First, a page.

15 to 17 year-olds in Baghdad and Cairo reveal their opinions in a BBC poll

15 to 17 year-olds in Baghdad and Cairo reveal their opinions in a BBC poll

A BBC World Service global poll of 15 to 17-year-olds has uncovered some radical opinions in teenage attitudes to current news and social issues. More than 3,000 teenagers from ten cities – Baghdad, Cairo, Jakarta, Lagos, London, Moscow, Nairobi, New Delhi, New York and Rio de Janeiro – were asked for their views on terrorism, climate change, immigration, education, religion, population growth and crime.

Half of the Baghdadis surveyed said they would not emigrate to another country to secure a better life – the highest ‘no’ response of all 10 cities in which the BBC poll was conducted. 70% in Cairo said they would emigrate.

The overwhelming majority of those surveyed in Baghdad – 98% – said that America’s ‘War on Terror’ is not making the world a safer place. Also a majority in Baghdad – 64% – said they see religion as a source of conflict while 48% said religious leaders should not be allowed to become politicians. Due to restrictions, these questions were not asked in Cairo.

A large proportion of respondents in both Baghdad and Cairo agreed with the death penalty (76% and 66% respectively).

Over a third (34%) interviewed in Baghdad said they would consider taking action which may result in innocent people dying if they felt strongly about a cause. This figure was 12% in Cairo.

While 60% of 15 to 17 year-olds surveyed in Baghdad said they would marry someone of a different race, only 4% said they would marry someone of a different religion.

Respondents in Baghdad wanted the most number of children (at least four on average) of all the cities polled. The average in Cairo was at least two.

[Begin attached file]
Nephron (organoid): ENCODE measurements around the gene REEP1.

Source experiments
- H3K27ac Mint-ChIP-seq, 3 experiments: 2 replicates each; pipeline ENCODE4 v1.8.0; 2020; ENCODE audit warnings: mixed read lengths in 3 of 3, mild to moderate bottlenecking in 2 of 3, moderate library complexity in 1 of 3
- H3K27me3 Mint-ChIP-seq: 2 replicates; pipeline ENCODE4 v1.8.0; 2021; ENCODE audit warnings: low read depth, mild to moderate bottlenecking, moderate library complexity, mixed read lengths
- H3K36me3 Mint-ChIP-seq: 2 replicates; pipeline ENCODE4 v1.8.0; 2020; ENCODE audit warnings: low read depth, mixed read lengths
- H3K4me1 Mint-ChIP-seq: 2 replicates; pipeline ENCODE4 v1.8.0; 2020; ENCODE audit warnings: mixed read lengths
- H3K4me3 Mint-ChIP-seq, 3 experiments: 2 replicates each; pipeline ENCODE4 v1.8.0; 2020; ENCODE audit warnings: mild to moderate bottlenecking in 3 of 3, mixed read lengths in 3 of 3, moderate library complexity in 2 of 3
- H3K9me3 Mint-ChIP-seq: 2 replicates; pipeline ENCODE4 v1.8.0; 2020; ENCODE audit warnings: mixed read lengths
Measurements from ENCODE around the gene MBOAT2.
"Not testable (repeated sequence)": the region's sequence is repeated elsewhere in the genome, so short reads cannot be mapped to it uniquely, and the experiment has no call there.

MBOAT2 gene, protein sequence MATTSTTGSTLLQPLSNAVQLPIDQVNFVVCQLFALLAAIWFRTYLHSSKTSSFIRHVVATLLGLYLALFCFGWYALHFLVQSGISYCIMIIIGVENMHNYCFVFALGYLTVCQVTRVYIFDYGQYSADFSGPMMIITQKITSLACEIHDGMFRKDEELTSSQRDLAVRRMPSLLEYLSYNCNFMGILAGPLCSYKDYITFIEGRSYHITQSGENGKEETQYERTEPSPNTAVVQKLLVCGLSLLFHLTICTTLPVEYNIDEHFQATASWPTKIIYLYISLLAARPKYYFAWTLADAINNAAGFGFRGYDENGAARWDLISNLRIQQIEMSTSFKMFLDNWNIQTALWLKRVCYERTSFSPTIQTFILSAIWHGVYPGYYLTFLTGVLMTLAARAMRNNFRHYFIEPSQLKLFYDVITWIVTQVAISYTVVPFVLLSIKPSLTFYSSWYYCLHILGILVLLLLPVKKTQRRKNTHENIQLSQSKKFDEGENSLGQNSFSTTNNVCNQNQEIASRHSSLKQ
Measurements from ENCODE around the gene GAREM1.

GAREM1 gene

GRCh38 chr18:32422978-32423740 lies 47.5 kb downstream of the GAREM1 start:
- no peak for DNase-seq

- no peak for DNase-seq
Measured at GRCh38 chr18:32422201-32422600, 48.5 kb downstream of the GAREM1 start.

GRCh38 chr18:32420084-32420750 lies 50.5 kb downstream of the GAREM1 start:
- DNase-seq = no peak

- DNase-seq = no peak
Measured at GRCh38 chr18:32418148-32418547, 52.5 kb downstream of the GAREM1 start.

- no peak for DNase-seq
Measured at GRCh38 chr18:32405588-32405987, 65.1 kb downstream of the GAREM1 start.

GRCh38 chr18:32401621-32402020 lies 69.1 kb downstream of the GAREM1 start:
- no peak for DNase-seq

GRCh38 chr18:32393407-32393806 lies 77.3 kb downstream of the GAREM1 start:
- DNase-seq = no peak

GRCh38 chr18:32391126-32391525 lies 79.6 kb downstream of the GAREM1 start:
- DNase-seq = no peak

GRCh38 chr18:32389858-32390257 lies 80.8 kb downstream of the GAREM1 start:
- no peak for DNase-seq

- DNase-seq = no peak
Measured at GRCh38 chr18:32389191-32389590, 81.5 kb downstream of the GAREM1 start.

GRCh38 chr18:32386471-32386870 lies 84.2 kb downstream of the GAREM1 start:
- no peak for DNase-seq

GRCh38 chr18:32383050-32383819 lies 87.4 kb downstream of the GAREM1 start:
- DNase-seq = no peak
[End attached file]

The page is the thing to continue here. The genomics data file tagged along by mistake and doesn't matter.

59% of young Baghdadis polled said terrorism was the most important global issue at the moment and half said it was the most important issue to them personally.

In Cairo, 64% of the sample said that to control the size of populations, governments should be allowed to limit the number of children people have. This figure was 36% in Baghdad.

Only 45% in Cairo said that they had heard of global warming and understand it. In Baghdad this figure drops to just 26%. Of those who understand climate change in Baghdad, 97% disagree that it is man-made. Only 4% say they have changed their behaviour to reduce their impact on the environment. There was much higher awareness of climate change in the Cairo sample: 45% had heard of it and understand what it is. Of those, 54% (highest of all cities polled) said they would be willing to lower their standard of living to reduce climate change.

The survey was conducted by research agency Synovate in 10 major cities around the world during October 2006. Over 3,000 teenagers were questioned; all interviews were face-to-face, except in New York where polling took place online.

The poll was commissioned by the BBC as part of a week-long season of special programmes about under 18s called Generation Next.

For more information on the poll and the season, visit bbcworldservice.com.

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Name: Lala Najafova